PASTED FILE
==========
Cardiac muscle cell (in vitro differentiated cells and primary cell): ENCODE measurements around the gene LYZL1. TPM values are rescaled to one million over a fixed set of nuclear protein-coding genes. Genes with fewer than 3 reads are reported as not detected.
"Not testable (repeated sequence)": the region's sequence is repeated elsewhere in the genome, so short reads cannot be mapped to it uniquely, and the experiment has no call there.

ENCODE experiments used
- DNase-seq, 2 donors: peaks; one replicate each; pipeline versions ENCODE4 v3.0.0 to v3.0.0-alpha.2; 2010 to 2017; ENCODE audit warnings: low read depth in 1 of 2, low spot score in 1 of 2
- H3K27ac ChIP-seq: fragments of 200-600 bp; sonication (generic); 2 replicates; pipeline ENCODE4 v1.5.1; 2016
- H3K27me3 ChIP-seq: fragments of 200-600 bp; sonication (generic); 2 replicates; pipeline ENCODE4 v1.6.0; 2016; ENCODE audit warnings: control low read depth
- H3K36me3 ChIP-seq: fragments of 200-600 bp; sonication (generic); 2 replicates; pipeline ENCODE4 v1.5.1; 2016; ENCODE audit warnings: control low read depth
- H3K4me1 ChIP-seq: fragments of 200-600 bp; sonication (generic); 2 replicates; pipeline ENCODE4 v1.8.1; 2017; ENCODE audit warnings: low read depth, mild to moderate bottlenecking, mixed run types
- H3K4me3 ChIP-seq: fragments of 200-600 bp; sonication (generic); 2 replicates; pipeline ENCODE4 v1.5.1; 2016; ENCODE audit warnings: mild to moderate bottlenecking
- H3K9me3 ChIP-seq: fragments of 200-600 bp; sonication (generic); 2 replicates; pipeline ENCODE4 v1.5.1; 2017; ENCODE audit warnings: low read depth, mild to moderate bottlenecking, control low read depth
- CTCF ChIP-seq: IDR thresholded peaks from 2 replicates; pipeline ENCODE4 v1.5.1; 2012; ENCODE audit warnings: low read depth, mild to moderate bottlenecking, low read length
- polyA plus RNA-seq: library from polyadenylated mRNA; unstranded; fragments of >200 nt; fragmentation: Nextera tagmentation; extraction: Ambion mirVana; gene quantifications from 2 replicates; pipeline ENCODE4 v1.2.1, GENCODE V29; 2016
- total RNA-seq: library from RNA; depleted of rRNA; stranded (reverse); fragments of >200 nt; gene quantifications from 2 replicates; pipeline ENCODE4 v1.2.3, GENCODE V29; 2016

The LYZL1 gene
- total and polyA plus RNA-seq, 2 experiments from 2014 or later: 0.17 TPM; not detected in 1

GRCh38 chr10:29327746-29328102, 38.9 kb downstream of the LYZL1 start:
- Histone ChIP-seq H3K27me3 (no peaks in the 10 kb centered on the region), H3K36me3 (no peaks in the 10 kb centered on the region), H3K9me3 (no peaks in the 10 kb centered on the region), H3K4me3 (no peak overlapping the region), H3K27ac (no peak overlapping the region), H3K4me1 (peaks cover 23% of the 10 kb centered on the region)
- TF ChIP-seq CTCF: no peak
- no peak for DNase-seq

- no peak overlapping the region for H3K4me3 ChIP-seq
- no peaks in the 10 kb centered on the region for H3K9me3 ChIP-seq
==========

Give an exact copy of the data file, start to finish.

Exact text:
Cardiac muscle cell (in vitro differentiated cells and primary cell): ENCODE measurements around the gene LYZL1. TPM values are rescaled to one million over a fixed set of nuclear protein-coding genes. Genes with fewer than 3 reads are reported as not detected.
"Not testable (repeated sequence)": the region's sequence is repeated elsewhere in the genome, so short reads cannot be mapped to it uniquely, and the experiment has no call there.

ENCODE experiments used
- DNase-seq, 2 donors: peaks; one replicate each; pipeline versions ENCODE4 v3.0.0 to v3.0.0-alpha.2; 2010 to 2017; ENCODE audit warnings: low read depth in 1 of 2, low spot score in 1 of 2
- H3K27ac ChIP-seq: fragments of 200-600 bp; sonication (generic); 2 replicates; pipeline ENCODE4 v1.5.1; 2016
- H3K27me3 ChIP-seq: fragments of 200-600 bp; sonication (generic); 2 replicates; pipeline ENCODE4 v1.6.0; 2016; ENCODE audit warnings: control low read depth
- H3K36me3 ChIP-seq: fragments of 200-600 bp; sonication (generic); 2 replicates; pipeline ENCODE4 v1.5.1; 2016; ENCODE audit warnings: control low read depth
- H3K4me1 ChIP-seq: fragments of 200-600 bp; sonication (generic); 2 replicates; pipeline ENCODE4 v1.8.1; 2017; ENCODE audit warnings: low read depth, mild to moderate bottlenecking, mixed run types
- H3K4me3 ChIP-seq: fragments of 200-600 bp; sonication (generic); 2 replicates; pipeline ENCODE4 v1.5.1; 2016; ENCODE audit warnings: mild to moderate bottlenecking
- H3K9me3 ChIP-seq: fragments of 200-600 bp; sonication (generic); 2 replicates; pipeline ENCODE4 v1.5.1; 2017; ENCODE audit warnings: low read depth, mild to moderate bottlenecking, control low read depth
- CTCF ChIP-seq: IDR thresholded peaks from 2 replicates; pipeline ENCODE4 v1.5.1; 2012; ENCODE audit warnings: low read depth, mild to moderate bottlenecking, low read length
- polyA plus RNA-seq: library from polyadenylated mRNA; unstranded; fragments of >200 nt; fragmentation: Nextera tagmentation; extraction: Ambion mirVana; gene quantifications from 2 replicates; pipeline ENCODE4 v1.2.1, GENCODE V29; 2016
- total RNA-seq: library from RNA; depleted of rRNA; stranded (reverse); fragments of >200 nt; gene quantifications from 2 replicates; pipeline ENCODE4 v1.2.3, GENCODE V29; 2016

The LYZL1 gene
- total and polyA plus RNA-seq, 2 experiments from 2014 or later: 0.17 TPM; not detected in 1

GRCh38 chr10:29327746-29328102, 38.9 kb downstream of the LYZL1 start:
- Histone ChIP-seq H3K27me3 (no peaks in the 10 kb centered on the region), H3K36me3 (no peaks in the 10 kb centered on the region), H3K9me3 (no peaks in the 10 kb centered on the region), H3K4me3 (no peak overlapping the region), H3K27ac (no peak overlapping the region), H3K4me1 (peaks cover 23% of the 10 kb centered on the region)
- TF ChIP-seq CTCF: no peak
- no peak for DNase-seq

- no peak overlapping the region for H3K4me3 ChIP-seq
- no peaks in the 10 kb centered on the region for H3K9me3 ChIP-seq